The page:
Falling Giant: A Case Study of AIG 

Why Could AIG Have Been Considered a Falling Giant?  

You may be surprised to learn that the American International Group Inc., better known as AIG (NYSE: AIG), is still alive and kicking, and is no longer considered a threat to the financial stability of the United States. 

Almost a decade after it was handed a government bailout worth about $150 billion, the U.S. Financial Stability Oversight Council (FSOC) voted to remove AIG from its list of institutions that are systemic risks, or in headline terms, “too big to fail.” In 2013, the company repaid the last installment on its debt to taxpayers, and the U.S. government relinquished its stake in AIG. 

Understanding How AIG May Have Fallen  

High-Flying AIG  

For decades, AIG was a global powerhouse in the business of selling insurance. But in September 2008, the company was on the brink of collapse. The epicenter of the crisis was at an office in London, where a division of the company called AIG Financial Products (AIGFP) nearly caused the downfall of a pillar of American capitalism. 

The AIGFP division sold insurance against investment losses. A typical policy might insure an investor against interest rate changes or some other event that would have an adverse impact on the investment.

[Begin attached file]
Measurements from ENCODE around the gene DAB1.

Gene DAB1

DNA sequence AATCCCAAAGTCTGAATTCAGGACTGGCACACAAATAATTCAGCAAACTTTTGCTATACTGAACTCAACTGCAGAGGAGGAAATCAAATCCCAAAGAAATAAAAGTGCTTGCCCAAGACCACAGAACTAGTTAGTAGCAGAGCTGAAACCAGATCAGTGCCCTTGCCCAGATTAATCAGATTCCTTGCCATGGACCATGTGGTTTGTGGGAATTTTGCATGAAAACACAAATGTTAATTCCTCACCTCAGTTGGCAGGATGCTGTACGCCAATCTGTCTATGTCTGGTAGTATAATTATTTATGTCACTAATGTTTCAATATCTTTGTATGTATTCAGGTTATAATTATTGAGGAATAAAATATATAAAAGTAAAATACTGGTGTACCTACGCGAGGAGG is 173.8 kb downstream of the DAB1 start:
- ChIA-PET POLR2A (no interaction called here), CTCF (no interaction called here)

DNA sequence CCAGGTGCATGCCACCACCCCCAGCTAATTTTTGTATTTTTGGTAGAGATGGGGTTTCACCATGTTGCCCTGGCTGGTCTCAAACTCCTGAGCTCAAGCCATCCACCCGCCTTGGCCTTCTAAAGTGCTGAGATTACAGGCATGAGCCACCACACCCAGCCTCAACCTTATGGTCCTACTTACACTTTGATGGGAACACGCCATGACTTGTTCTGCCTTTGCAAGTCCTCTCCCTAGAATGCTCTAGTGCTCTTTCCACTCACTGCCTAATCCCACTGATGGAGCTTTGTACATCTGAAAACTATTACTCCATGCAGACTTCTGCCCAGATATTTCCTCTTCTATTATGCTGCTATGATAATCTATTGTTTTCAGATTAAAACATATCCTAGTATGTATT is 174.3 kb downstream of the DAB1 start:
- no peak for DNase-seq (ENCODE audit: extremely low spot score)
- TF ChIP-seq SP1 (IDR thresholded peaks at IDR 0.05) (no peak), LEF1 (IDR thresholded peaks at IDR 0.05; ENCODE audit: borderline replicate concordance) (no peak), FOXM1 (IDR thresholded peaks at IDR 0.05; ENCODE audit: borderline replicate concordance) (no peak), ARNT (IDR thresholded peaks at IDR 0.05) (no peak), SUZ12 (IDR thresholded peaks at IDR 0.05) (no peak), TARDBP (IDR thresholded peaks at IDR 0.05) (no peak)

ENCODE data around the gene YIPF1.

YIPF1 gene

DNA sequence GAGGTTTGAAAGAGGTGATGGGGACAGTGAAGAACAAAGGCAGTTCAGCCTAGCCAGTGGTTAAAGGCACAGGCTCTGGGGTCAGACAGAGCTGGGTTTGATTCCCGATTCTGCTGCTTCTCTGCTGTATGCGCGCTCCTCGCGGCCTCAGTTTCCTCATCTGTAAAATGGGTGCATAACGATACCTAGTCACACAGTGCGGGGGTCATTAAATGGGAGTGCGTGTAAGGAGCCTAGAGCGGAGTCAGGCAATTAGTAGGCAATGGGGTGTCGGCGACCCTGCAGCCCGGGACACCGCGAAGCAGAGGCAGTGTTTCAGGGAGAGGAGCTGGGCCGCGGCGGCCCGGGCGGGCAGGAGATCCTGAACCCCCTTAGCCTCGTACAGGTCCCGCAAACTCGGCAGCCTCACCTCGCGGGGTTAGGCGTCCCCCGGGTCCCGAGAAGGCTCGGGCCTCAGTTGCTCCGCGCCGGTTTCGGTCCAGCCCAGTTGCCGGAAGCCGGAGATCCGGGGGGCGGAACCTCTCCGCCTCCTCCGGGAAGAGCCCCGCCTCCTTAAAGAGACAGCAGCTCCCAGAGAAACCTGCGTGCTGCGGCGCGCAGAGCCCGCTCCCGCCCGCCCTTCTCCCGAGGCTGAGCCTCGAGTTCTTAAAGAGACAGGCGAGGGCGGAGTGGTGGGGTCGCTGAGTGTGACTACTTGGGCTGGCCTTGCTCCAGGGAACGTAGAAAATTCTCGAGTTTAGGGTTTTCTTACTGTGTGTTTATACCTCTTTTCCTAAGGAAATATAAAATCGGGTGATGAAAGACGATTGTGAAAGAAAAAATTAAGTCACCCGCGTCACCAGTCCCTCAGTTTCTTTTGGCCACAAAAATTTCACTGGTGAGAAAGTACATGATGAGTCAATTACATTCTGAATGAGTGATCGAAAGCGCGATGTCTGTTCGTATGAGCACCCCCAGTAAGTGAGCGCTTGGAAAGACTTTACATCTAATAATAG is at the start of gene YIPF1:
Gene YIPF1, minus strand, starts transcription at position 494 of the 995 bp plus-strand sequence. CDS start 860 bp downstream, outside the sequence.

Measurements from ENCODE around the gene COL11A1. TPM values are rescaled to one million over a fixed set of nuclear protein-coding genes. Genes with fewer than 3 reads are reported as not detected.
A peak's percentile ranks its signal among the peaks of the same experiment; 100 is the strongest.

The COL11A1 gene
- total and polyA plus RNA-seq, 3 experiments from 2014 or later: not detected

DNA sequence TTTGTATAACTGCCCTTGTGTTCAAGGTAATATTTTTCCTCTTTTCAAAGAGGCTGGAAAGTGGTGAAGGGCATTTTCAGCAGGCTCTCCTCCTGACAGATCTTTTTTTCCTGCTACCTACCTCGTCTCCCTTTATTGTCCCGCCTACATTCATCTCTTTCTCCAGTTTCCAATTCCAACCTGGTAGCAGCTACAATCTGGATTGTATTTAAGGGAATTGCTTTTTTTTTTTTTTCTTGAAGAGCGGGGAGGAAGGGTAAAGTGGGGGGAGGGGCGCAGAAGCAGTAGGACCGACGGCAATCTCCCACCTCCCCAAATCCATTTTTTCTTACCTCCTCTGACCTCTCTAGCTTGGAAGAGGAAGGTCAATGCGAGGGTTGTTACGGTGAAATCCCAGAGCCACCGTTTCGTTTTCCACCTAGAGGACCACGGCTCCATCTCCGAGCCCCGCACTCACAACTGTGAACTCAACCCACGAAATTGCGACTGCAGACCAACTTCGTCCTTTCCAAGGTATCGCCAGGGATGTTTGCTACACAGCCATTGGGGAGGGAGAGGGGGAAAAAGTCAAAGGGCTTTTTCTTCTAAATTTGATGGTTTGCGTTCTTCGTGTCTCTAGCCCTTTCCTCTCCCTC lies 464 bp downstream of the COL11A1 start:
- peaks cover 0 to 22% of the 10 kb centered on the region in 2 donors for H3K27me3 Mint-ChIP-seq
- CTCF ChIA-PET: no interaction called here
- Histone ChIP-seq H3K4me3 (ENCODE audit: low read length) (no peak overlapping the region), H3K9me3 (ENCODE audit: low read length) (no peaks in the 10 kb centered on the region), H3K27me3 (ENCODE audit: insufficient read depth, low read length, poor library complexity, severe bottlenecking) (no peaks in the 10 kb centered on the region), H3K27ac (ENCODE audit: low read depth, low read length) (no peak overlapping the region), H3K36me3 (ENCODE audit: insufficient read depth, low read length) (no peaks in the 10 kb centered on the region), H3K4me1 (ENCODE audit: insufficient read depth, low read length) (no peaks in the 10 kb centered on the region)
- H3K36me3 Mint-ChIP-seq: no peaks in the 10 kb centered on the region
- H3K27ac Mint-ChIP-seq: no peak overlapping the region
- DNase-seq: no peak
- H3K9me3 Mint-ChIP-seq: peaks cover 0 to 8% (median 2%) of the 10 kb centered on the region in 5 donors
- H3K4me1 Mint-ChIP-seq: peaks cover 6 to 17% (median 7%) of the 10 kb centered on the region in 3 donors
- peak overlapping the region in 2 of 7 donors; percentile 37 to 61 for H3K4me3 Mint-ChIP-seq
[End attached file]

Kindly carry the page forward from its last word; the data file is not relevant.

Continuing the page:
But in the late 1990s, the AIGFP discovered a new way to make money. 

How the Housing Bubble’s Burst Broke AIG  

A new financial product known as  collateralized debt obligation (CDO) became the darling of investment banks and other large institutions. CDOs lump various types of debt from the very safe to the very risky into one bundle for sale to investors. The various types of debt are known as tranches. 

Many large institutions holding mortgage-backed securities created CDOs. These included tranches filled with subprime loans. That is, they were mortgages issued during the housing bubble to people who were ill-qualified to repay them.  

The AIGFP decided to cash in on the trend. It would insure CDOs against default through a financial product known as a credit default swap. The chances of having to pay out on this insurance seemed highly unlikely. 

A big chunk of the insured CDOs came in the form of bundled mortgages, with the lowest-rated tranches comprised of subprime loans. AIG believed that defaults on these loans would be insignificant. 

A Rolling Disaster  

And then foreclosures on home loans rose to high levels. AIG had to pay out on what it had promised to cover. The AIGFP division ended up incurring about $25 billion in losses.2 Accounting issues within the division worsened the losses. This, in turn, lowered AIG’s credit rating, forcing the firm to post collateral for its bondholders. That made the company’s financial situation even worse. 

It was clear that AIG was in danger of insolvency. To prevent that, the federal government stepped in. But why was AIG saved by the government while other companies affected by the credit crunch weren’t? 

Too Big To Fail  

Simply put, AIG was considered too big to fail. A huge number of mutual funds, pension funds, and hedge funds invested in AIG or were insured by it, or both. 

In particular, investment banks that held CDOs insured by AIG were at risk of losing billions. For example, media reports indicated that Goldman Sachs Group, Inc. (NYSE: GS) had $20 billion tied into various aspects of AIG’s business, although the firm denied that figure.3